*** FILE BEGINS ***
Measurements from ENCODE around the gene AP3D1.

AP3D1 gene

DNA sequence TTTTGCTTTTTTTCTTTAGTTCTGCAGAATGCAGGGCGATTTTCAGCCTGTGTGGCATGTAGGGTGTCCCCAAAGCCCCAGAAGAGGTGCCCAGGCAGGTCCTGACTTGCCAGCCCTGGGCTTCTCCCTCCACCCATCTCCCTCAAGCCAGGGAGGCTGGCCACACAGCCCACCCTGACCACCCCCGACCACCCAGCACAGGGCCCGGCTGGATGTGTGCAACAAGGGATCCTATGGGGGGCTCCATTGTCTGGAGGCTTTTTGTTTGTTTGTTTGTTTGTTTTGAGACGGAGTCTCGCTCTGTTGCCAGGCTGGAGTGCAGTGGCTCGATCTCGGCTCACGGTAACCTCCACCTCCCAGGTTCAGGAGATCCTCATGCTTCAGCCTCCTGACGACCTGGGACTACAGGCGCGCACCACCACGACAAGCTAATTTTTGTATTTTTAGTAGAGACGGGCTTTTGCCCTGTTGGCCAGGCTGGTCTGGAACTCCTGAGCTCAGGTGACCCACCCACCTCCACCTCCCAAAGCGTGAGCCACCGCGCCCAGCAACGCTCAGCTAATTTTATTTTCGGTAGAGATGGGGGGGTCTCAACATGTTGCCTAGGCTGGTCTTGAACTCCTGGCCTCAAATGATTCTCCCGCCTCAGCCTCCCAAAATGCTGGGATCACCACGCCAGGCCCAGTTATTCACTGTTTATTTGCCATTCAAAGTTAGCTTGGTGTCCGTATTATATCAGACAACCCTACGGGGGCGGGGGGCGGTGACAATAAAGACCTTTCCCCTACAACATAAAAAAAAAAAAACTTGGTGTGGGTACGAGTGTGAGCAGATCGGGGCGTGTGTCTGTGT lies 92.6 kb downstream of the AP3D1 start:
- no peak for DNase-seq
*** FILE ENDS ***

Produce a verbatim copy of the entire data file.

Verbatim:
Measurements from ENCODE around the gene AP3D1.

AP3D1 gene

DNA sequence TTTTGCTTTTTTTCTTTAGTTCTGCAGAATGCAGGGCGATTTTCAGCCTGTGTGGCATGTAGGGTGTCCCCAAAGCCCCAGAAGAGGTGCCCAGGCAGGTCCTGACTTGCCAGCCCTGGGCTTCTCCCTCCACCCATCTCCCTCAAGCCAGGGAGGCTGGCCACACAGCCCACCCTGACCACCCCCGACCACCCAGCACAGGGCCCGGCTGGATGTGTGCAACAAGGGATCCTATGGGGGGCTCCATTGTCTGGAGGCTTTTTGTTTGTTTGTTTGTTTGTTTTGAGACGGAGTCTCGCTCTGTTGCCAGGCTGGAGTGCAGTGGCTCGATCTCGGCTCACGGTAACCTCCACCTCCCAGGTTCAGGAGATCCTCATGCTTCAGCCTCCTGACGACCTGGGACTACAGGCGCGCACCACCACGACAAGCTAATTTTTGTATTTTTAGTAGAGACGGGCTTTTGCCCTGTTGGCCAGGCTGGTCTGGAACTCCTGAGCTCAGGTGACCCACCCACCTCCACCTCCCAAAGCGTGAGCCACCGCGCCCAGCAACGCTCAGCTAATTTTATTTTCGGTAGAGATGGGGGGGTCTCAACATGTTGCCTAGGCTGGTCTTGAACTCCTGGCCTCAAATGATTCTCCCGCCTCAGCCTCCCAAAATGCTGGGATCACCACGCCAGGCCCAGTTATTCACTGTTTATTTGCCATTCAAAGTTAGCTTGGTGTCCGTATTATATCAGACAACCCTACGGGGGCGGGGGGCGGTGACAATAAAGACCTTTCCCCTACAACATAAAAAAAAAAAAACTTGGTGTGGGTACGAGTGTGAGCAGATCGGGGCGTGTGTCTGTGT lies 92.6 kb downstream of the AP3D1 start:
- no peak for DNase-seq